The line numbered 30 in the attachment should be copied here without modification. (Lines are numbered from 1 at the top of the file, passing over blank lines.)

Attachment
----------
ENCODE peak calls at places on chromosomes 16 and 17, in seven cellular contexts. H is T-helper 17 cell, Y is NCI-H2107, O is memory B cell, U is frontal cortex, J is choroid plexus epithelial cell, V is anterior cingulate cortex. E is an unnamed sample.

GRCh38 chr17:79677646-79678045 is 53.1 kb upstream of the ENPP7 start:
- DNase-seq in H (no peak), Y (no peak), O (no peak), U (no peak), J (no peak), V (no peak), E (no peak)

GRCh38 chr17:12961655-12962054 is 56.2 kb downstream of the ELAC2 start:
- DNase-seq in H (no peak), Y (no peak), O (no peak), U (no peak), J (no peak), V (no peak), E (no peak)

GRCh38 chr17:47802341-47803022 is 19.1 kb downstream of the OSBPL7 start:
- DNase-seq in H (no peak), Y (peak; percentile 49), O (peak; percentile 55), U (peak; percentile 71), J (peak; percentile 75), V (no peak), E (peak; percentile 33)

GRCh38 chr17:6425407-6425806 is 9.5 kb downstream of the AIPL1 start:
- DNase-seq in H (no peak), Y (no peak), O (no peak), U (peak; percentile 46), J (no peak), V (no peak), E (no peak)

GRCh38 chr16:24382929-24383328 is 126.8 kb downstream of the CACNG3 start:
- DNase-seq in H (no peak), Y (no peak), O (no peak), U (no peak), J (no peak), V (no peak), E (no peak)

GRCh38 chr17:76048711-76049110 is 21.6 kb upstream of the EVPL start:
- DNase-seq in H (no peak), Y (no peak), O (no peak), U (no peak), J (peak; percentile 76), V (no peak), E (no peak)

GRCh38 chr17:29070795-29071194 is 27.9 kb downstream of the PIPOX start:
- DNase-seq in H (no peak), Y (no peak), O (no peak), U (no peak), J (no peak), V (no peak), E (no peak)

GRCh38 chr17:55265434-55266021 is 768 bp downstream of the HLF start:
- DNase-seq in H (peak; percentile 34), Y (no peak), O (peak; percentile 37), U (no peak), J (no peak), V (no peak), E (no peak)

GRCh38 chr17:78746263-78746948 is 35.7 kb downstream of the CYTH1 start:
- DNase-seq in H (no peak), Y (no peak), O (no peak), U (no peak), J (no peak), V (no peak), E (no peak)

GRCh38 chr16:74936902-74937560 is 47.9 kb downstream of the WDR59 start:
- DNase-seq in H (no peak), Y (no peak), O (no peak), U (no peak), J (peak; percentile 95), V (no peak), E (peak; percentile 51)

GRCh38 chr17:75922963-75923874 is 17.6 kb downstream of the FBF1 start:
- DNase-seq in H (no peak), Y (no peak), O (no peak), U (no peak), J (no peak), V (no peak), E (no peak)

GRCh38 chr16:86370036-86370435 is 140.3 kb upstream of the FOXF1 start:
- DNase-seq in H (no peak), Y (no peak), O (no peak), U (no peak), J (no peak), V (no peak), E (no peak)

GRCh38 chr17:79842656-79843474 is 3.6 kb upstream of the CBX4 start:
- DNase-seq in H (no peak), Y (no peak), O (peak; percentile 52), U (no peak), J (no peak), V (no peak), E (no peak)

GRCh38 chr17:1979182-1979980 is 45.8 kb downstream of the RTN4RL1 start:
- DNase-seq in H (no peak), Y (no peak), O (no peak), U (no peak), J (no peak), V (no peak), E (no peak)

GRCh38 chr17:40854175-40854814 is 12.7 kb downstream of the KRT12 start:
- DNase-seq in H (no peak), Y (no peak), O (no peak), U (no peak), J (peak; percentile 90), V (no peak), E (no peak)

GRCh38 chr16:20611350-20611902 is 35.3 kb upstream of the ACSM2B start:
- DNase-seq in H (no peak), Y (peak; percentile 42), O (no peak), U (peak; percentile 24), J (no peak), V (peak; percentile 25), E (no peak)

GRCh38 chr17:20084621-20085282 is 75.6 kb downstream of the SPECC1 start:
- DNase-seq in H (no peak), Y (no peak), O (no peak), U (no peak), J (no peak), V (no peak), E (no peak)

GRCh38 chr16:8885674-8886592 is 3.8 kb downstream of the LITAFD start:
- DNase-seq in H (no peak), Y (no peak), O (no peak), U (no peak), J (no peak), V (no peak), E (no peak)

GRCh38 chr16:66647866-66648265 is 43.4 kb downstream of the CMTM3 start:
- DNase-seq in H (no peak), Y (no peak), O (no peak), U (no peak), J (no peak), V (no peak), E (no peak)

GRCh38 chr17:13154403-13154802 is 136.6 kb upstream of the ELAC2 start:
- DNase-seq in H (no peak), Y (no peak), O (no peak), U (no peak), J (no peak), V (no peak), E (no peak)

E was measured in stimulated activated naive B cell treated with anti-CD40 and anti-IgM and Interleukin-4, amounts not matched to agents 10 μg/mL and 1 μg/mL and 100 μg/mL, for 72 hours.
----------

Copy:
GRCh38 chr17:40854175-40854814 is 12.7 kb downstream of the KRT12 start: